ERIC Number: ED328899
Record Type: Non-Journal
Publication Date: 1989-Mar-1
Reference Count: N/A
The Role of Phonics in the Teaching of Reading: A Position Paper Prepared for the Secretary of Education.
Chall, Jeanne S.
Phonics has been taught from the time of the ancient Greeks to make the written language more accessible. The first task of learning to read is learning to recognize in print the language used in speech. As a result of many studies conducted during the 1960s which demonstrated the effectiveness of phonics, its use as an instructional method increased during the 1970s. A synthesis of the research evidence of 1910 to 1965, an update to 1983, a review of recent research and theory, and evidence from the National Assessment of Educational Progress all point to the first importance of teaching children how to decode words. The research demonstrates the importance of awareness of how words are segmented into syllables and phonemes, and how they map to letters, word parts, and words. Schools of education and educational publishers should embrace "what works" and avoid programs based on shaky assumptions with little evidence of success. Furthermore, the federal government should support the development of tests that can disentangle different aspects of reading from one another, as part of a quest for the best instructional methods. Such tests can also help educators understand individual differences in reading at all levels. (Sixty-two references are attached.) (SG)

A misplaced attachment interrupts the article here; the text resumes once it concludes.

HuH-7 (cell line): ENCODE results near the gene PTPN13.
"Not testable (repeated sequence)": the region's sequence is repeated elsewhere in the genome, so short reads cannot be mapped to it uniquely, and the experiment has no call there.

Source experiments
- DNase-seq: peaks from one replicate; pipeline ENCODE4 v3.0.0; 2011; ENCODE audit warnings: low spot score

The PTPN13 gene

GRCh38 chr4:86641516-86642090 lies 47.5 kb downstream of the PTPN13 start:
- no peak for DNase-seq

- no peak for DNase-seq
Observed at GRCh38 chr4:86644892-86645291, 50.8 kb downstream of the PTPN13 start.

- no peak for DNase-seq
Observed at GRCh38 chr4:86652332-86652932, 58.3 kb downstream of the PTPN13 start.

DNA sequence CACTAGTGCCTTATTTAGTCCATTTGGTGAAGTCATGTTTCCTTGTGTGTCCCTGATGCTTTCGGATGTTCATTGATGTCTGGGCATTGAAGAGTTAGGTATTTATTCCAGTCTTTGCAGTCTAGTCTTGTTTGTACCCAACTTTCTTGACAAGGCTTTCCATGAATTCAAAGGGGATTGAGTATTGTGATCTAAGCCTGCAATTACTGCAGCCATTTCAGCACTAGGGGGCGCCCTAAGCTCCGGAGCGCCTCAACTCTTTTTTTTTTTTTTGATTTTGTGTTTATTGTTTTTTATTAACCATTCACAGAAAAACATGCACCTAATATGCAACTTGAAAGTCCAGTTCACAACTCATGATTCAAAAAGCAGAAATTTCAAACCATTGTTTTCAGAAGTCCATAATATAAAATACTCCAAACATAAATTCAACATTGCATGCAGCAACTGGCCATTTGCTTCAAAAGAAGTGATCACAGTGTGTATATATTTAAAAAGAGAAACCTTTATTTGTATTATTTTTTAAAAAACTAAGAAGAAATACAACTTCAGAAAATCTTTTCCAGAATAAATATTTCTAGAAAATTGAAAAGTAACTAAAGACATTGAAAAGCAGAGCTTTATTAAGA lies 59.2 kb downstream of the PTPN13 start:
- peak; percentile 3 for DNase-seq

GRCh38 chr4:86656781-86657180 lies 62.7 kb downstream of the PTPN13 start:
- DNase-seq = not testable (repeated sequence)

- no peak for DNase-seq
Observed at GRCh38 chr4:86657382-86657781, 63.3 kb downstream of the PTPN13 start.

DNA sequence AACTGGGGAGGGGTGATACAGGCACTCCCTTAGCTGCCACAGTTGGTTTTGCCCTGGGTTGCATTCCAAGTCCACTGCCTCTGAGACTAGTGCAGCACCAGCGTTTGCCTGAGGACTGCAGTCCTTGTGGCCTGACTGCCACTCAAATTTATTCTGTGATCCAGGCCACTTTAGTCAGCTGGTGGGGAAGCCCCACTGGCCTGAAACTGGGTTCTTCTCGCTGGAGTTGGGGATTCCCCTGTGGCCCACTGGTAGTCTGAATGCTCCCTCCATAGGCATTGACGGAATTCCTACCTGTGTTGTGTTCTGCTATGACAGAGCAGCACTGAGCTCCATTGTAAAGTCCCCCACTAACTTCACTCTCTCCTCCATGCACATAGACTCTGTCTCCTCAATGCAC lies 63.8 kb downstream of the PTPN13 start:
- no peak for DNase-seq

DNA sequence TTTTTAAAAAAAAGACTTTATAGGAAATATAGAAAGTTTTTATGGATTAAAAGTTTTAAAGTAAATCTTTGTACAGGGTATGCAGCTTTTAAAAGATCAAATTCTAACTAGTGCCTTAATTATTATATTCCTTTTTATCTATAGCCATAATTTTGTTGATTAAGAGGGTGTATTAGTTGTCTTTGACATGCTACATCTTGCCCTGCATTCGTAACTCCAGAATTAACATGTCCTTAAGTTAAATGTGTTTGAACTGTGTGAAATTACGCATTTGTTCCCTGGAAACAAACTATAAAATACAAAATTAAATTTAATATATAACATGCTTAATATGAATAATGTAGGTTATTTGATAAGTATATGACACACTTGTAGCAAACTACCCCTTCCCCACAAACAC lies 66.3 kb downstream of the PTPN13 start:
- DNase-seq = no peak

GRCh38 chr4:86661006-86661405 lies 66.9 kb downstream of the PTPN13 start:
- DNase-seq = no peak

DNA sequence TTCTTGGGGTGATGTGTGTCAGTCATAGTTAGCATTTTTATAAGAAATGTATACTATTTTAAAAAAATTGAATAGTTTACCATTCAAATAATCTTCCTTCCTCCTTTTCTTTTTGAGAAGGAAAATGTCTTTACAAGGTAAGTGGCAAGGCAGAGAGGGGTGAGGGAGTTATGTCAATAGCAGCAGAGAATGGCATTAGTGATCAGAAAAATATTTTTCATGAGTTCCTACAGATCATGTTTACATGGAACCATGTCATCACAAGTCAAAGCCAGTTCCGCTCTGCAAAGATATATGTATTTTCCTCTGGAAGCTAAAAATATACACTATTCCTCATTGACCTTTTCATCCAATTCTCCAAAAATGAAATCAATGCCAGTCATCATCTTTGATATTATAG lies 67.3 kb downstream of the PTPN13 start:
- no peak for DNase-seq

Publication Type: Information Analyses
Education Level: N/A
Sponsor: Office of Educational Research and Improvement (ED), Washington, DC. Programs for the Improvement of Practice.
Authoring Institution: N/A
Identifiers - Assessments and Surveys: National Assessment of Educational Progress